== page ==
SA digital marketing skills, tech lagging
When it comes to digital marketing, South Africa is not where it should be. And according to Johan Walters, managing consultant at DQ&A, the issue comes down to a lack of digital skills, limited technology resources and an insufficient understanding of what data-driven marketing entails.
Speaking at the IAB Insight Series about customer centricity, Walters discussed how local brands could fast-track their digital marketing performance.
Google's Digital Maturity Framework, which was developed in 2017 in partnership with the Boston Consulting Group, shows there are some forward-thinking brands in SA but for the most part, local businesses are lagging behind.
According to the study, companies fell in one of four maturity levels:
- Nascent: Focused on siloed and campaign-based execution, with a heavy reliance on external data and with little or no link through to sales.
- Emerging: Starting to use some collected data in their automated buying, but the focus is on single channel optimisation.
- Connected: The data is integrated and activated across channels with a clear link to return on investment and sales.
- Multi-moment: Dynamic execution that is clearly optimised to individual customer outcomes across all channels.
The results of the study show that just 7% of European brands fell into the nascent category, with 47% in emerging, 49% in connected and a mere 2% considered to be at the most advanced multi-moment stage.
By comparison, the majority of South African brands fall in the emerging level and many are still stuck in the nascent phase. There are just a few local brands moving towards the connected level.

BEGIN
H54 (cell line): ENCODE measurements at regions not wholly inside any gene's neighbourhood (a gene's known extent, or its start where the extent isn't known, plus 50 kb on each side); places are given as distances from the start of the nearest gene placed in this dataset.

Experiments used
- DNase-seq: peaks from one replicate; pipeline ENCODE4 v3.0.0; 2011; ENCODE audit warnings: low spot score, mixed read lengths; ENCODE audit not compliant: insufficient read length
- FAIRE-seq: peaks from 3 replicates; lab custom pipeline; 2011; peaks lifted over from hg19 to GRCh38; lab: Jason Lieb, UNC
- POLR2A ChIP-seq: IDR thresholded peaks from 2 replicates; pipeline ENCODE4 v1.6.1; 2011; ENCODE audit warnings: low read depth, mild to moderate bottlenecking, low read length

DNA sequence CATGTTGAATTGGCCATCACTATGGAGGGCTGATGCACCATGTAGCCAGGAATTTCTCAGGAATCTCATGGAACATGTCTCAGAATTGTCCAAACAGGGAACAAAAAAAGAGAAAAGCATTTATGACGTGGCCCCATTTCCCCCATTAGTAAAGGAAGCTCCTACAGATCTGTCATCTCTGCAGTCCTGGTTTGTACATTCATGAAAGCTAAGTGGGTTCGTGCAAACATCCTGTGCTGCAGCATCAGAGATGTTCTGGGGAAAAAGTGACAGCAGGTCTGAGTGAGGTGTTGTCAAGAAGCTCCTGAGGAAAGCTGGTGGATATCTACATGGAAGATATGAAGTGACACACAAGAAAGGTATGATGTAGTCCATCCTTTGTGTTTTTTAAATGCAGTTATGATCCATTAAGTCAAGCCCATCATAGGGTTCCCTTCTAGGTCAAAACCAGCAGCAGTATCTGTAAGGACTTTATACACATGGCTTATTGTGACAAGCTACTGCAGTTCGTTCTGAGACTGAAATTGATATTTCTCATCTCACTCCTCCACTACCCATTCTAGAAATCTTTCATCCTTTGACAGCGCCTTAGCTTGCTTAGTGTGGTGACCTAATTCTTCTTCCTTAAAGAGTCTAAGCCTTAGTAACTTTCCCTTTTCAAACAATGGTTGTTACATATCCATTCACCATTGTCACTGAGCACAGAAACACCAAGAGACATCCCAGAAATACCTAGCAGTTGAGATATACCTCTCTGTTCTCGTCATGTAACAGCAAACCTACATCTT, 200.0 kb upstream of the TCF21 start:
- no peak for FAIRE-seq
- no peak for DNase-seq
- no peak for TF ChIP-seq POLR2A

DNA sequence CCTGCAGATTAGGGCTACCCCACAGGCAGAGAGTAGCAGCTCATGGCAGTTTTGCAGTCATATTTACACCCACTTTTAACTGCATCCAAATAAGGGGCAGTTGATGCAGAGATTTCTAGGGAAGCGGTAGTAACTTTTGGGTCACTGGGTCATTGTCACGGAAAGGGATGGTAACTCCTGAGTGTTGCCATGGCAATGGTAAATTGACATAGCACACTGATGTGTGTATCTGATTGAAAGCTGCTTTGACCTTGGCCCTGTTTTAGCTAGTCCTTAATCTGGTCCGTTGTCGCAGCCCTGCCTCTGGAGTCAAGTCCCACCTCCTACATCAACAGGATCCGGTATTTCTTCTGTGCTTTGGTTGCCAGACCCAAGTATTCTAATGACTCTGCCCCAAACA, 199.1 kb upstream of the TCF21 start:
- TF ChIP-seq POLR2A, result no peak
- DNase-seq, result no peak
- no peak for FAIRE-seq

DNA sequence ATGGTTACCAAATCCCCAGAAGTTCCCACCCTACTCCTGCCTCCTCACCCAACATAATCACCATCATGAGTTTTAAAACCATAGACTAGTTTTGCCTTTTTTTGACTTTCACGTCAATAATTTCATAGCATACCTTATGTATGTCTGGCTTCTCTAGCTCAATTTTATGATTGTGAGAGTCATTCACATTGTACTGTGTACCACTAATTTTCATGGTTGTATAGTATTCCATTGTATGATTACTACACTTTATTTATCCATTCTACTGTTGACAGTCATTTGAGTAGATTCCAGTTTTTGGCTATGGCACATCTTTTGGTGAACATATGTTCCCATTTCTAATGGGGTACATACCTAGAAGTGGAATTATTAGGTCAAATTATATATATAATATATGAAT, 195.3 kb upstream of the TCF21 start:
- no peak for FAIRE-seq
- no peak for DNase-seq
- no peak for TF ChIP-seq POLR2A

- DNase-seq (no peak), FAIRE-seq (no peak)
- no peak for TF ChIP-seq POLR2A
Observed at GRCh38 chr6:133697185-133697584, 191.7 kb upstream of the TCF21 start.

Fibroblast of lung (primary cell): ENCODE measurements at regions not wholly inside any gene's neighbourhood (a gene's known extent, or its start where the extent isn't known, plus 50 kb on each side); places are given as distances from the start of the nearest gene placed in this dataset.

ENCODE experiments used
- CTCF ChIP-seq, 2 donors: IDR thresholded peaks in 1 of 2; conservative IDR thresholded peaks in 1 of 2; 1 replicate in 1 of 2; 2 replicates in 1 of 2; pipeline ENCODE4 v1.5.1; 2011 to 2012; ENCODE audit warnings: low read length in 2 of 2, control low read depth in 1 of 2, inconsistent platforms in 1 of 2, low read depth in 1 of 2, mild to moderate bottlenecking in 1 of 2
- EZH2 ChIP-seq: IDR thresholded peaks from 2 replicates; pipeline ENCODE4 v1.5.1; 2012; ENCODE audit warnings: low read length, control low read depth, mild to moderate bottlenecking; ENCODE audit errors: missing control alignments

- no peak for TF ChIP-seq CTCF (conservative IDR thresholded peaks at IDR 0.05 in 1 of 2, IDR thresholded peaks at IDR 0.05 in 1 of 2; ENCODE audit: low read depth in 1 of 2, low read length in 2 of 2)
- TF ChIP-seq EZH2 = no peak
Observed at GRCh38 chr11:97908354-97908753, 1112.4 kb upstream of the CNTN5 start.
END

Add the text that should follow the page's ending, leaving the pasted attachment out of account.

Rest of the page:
So what does it take to move up a level?
Over the last year, a number of companies moved from the nascent phase towards the emerging phase and these improvements are largely dependent on how they make use of data, says Walters.
In many cases, companies are not in a position to extract data from their systems, or they are yet to develop a comprehensive digital marketing strategy. They are still in the early stages of their own digital maturity.
Despite this, graduating to the multi-moment phase should be high on the agenda of all local companies, Walters asserts. But doing so may take two to three years.
Working with clients of all sizes and across 13 global regions has shown DQ&A two things, he explains. Firstly, that understanding the power of technology and then owning it puts you in control of your data.
Secondly, if your company cannot find the correct digital skills, you should invest in training your teams as soon as possible. Or, at least, partnering with an independent marketing specialist who can help you take the next step on your digital journey.